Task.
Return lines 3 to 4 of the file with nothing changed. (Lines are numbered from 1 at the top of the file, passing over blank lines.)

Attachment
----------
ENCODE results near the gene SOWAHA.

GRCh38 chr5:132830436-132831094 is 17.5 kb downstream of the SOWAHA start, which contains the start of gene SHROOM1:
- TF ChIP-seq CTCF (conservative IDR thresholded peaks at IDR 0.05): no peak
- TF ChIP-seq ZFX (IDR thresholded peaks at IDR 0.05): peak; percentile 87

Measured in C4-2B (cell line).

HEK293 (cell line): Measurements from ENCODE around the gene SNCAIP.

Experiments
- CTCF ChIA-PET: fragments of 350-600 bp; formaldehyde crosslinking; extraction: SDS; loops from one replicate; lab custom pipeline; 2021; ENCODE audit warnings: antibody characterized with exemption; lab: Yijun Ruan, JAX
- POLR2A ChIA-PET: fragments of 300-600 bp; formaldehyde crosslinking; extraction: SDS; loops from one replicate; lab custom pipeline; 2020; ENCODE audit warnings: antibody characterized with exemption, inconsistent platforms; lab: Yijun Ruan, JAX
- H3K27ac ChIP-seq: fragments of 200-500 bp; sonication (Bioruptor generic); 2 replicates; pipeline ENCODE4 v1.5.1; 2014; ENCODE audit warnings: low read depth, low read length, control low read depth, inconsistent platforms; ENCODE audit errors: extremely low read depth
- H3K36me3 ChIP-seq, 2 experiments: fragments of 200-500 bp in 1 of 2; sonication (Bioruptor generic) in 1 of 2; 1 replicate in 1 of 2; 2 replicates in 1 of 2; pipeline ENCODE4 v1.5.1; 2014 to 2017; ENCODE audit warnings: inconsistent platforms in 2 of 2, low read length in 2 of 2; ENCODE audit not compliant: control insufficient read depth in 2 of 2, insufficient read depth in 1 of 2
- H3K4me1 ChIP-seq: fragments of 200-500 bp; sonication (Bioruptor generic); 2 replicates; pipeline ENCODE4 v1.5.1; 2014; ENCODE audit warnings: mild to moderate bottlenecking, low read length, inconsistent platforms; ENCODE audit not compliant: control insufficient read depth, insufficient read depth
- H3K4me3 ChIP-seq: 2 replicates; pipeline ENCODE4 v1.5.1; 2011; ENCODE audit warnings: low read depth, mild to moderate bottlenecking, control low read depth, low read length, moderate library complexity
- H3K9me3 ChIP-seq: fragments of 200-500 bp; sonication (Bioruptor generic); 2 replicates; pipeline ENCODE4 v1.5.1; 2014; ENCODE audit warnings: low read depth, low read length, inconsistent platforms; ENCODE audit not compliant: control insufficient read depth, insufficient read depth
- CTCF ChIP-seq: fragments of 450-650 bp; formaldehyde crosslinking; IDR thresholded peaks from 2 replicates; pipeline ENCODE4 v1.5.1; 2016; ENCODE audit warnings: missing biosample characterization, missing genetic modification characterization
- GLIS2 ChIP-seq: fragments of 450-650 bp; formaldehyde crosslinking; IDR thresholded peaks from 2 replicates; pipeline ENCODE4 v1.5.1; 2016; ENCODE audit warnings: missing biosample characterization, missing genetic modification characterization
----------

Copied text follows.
- TF ChIP-seq CTCF (conservative IDR thresholded peaks at IDR 0.05): no peak
- TF ChIP-seq ZFX (IDR thresholded peaks at IDR 0.05): peak; percentile 87